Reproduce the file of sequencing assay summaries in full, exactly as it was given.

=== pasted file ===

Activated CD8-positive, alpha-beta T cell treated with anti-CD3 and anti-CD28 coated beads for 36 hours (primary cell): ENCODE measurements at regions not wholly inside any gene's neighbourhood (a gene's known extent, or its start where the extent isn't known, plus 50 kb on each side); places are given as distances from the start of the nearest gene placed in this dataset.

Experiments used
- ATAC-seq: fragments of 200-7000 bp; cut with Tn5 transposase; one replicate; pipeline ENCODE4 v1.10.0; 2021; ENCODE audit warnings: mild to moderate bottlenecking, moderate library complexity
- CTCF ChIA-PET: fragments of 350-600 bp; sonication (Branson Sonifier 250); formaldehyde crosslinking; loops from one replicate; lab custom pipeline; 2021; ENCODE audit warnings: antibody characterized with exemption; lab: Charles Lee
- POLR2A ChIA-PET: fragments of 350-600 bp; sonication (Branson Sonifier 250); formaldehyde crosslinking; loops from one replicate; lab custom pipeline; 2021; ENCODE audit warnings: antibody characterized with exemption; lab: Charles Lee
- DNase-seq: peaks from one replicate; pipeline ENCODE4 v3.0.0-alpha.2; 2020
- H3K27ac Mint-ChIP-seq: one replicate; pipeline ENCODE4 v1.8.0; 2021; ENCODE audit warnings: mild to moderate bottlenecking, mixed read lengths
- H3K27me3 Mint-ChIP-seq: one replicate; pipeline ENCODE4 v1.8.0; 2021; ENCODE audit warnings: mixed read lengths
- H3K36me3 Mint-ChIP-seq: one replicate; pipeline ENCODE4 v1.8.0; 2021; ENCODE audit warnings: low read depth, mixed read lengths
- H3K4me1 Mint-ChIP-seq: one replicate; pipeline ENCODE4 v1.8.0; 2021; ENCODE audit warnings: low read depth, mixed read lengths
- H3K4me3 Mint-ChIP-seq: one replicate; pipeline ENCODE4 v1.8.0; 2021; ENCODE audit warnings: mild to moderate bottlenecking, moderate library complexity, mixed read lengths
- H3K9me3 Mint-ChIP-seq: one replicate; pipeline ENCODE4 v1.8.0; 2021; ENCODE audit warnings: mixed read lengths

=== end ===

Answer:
Activated CD8-positive, alpha-beta T cell treated with anti-CD3 and anti-CD28 coated beads for 36 hours (primary cell): ENCODE measurements at regions not wholly inside any gene's neighbourhood (a gene's known extent, or its start where the extent isn't known, plus 50 kb on each side); places are given as distances from the start of the nearest gene placed in this dataset.

Experiments used
- ATAC-seq: fragments of 200-7000 bp; cut with Tn5 transposase; one replicate; pipeline ENCODE4 v1.10.0; 2021; ENCODE audit warnings: mild to moderate bottlenecking, moderate library complexity
- CTCF ChIA-PET: fragments of 350-600 bp; sonication (Branson Sonifier 250); formaldehyde crosslinking; loops from one replicate; lab custom pipeline; 2021; ENCODE audit warnings: antibody characterized with exemption; lab: Charles Lee
- POLR2A ChIA-PET: fragments of 350-600 bp; sonication (Branson Sonifier 250); formaldehyde crosslinking; loops from one replicate; lab custom pipeline; 2021; ENCODE audit warnings: antibody characterized with exemption; lab: Charles Lee
- DNase-seq: peaks from one replicate; pipeline ENCODE4 v3.0.0-alpha.2; 2020
- H3K27ac Mint-ChIP-seq: one replicate; pipeline ENCODE4 v1.8.0; 2021; ENCODE audit warnings: mild to moderate bottlenecking, mixed read lengths
- H3K27me3 Mint-ChIP-seq: one replicate; pipeline ENCODE4 v1.8.0; 2021; ENCODE audit warnings: mixed read lengths
- H3K36me3 Mint-ChIP-seq: one replicate; pipeline ENCODE4 v1.8.0; 2021; ENCODE audit warnings: low read depth, mixed read lengths
- H3K4me1 Mint-ChIP-seq: one replicate; pipeline ENCODE4 v1.8.0; 2021; ENCODE audit warnings: low read depth, mixed read lengths
- H3K4me3 Mint-ChIP-seq: one replicate; pipeline ENCODE4 v1.8.0; 2021; ENCODE audit warnings: mild to moderate bottlenecking, moderate library complexity, mixed read lengths
- H3K9me3 Mint-ChIP-seq: one replicate; pipeline ENCODE4 v1.8.0; 2021; ENCODE audit warnings: mixed read lengths